After the attempted deployments of MediaWiki 1.17 on 8 February 2011, which were quickly reverted on performance grounds (cf. Signpost coverage), the latest edition was deployed once more to Wikimedia sites on February 16. Although a number of relatively significant problems soon appeared, these were regarded as fixable without the need for a retreat to 1.16 (Wikimedia Techblog). There was only a partial recurrence of the load spikes seen with the previous attempts at deployment.
Other issues were equally temporary. For example, the new stricter SVG parser refused to accept a number of images it had previously allowed, resulting in a loss of thumbnails. Some were soon fixed with a change to the parser (being incorrectly failed); others still need to be fixed manually as they have invalid syntax which results in discrepancies between web browsers, and, in the worst case, security holes. A change in the color of the "New messages" box from orange to blue (cf. Signpost coverage), was soon reverted locally on the English Wikipedia and several other wikis; the change, which was supposed to make the box visually more similar to the Vector skin, may still be reverted globally.
Developer Rob Lanphier explained where the development team was going to go from here:
We still have some deployment work left to do... we also want to reintroduce the category [pagination] improvements that Aryeh Gregor made last summer,... plan to update ArticleFeedback now that we’re on the newer codebase, and we’ll probably also update some other extensions, too.
Developer attention turn to 1.18
With the deployment to WMF wikis of MediaWiki 1.17, developer attentions have begun to turn towards the strategy for MediaWiki 1.18. Mark Hershberger, developer and interim bugmeister (cf. Signpost coverage), outlined his views on where MediaWiki development should go from here (Wikitech-l mailing list):
The solution I'm proposing is that we branch 1.18 immediately after the release of the 1.17 tarball [the release to non-WMF wikis expected in the next couple of weeks]. Revisions on the trunk could be [proposed to be] merged to the 1.18 branch. Or, to make merging into 1.18 less of a chore for a single person, we could enable those doing code review to merge code they've reviewed into the 1.18 branch. In this way, we achieve Roan's (and my) goal of continuous integration [reviewing and deploying code very rapidly, rather than waiting for large set-piece deployments].
The issue has been a hot topic in recent months (cf. Signpost coverage from October 2010: 1, 2) and this week proved no exception. Discussions included a debate of the merits of Subversion as the best version control software to be used, and whether a Mozilla-style system (where all developers submit patches, rather than adding their changes to the global codebase immediately) might be a better step. Developer Roan Kattouw expanded on Mark Hershberger's more modest proposal:
If we want to move to continuous integration (and I think the consensus is we do, considering the mess we've made for ourselves by deploying 9 months worth of commits and not knowing which of the ~15,000 new revisions killed the cluster the other day), our first step should be to get closer to continuous integration, i.e. bring deployment closer to trunk [the bleeding-edge codebase]. By the time we deploy 1.17, trunk will already be more than two months ahead... Stabilizing and deploying 1.18wmf1 should take considerably less time and allow us to get much closer to a continuous integration model.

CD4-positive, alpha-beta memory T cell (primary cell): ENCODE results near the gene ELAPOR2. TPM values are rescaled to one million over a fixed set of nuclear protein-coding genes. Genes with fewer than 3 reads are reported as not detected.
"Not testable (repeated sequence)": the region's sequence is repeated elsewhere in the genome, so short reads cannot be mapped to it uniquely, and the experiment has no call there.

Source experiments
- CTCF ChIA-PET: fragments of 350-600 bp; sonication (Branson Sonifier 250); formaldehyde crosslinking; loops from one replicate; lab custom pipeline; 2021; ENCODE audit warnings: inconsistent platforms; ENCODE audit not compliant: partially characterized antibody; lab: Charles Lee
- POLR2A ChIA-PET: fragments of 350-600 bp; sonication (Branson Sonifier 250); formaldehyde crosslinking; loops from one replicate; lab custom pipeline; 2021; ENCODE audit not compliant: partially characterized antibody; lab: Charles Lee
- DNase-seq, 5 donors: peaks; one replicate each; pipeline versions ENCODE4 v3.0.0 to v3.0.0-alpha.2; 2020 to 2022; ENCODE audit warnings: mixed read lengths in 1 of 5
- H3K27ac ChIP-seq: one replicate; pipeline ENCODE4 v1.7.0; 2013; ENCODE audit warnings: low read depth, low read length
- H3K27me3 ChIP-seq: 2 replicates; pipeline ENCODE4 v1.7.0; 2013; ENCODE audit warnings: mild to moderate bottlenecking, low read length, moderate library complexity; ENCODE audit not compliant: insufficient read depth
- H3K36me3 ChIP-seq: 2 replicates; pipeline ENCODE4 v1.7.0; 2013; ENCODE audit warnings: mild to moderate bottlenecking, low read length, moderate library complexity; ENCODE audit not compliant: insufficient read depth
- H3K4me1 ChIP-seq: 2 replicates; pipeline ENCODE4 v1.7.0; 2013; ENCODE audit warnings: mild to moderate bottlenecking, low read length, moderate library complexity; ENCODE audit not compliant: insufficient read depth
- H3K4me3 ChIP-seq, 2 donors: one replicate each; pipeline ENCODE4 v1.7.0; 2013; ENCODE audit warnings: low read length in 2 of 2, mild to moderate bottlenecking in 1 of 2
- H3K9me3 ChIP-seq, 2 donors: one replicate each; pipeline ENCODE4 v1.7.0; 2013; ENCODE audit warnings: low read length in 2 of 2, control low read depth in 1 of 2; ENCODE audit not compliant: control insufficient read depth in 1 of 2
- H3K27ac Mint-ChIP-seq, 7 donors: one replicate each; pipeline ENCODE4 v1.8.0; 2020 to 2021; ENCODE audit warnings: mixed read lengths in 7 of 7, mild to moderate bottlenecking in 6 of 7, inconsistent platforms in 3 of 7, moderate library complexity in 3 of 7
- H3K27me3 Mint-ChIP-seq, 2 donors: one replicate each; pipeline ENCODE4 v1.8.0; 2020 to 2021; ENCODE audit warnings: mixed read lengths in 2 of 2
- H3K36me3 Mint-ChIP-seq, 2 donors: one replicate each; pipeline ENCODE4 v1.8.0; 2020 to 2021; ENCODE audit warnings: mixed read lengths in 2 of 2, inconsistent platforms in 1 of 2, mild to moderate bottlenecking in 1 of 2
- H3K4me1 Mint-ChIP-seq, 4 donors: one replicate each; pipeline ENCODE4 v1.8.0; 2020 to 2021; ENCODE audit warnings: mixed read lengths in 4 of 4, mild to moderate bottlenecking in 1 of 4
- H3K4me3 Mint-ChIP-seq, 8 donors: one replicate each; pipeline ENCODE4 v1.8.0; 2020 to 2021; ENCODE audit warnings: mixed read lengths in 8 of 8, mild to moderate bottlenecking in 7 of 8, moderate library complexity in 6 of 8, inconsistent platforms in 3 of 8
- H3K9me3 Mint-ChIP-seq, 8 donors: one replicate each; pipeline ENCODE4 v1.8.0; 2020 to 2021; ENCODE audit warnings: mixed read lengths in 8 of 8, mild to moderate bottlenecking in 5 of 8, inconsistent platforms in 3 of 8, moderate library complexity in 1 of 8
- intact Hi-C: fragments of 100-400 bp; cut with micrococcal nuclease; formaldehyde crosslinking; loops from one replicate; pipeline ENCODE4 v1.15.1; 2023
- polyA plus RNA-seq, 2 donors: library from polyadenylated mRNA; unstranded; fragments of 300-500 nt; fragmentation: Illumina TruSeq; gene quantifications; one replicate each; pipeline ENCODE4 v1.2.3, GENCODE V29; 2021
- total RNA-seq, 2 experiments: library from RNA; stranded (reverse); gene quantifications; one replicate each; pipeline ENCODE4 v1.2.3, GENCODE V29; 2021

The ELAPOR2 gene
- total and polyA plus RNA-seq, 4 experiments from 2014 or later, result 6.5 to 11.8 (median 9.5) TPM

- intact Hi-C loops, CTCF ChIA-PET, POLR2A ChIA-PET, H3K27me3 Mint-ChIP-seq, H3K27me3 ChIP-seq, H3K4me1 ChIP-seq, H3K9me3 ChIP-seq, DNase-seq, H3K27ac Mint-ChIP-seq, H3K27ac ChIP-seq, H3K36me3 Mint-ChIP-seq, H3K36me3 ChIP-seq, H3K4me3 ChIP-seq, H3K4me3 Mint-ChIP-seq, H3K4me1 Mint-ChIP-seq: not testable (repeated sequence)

Not all fixes may have gone live to WMF sites at the time of writing; some may not be scheduled to go live for many weeks.
Early on Saturday, 19 February 2011, bugmeister Mark Hershberger posted a list on wikitech-l of critical bugs to work on over the weekend and fix before a MediaWiki 1.17 tarball is released.
Load on 4 servers cut in half
P.Copp reported bug #27302, a ResourceLoader bug that attached a timestamp to site JS and CSS (e.g. MediaWiki:Common.js), even if these were empty, and attached timestamps to user JS and CSS, thus bypassing the caches, even if a user is logged out and does not have user JS or CSS. Developer Roan Kattouw fixed (r82219 and r82468) the bug, and with the fix, cut load to the 4 Apache servers serving ResourceLoader in half. 
Other bug fixes
Over the weekend, the following other bugs were fixed:
The edit screen autoscrolling bug #27496 that occurred in IE8 is fixed in r82474.
With the 1.17wmf deploy, LocalisationUpdate failed (#27524); A fix was committed and deployed on 19 February in r82448.
Bug #27328 occurred when using relative paths in CSS imports, causing CSS to break. Fixed with commit r82457.
Bug #27486 involved Special:Import ignoring the destination namespace and providing the incorrect source in logs. Fixed in commit r82482.
Bug #27546 caused RSS/Atom feeds of user contributions to break due to the deletedOnly parameter in the link. Fixed in r82486.
Bug #27355 occurred when WikiEditor automatically falls back to the classic editor, and the toolbar buttons failed in IE6 . Fixed in r82530.
Bug #27499 caused the "Stub size threshold" in preferences to not work. Fixed in r82363.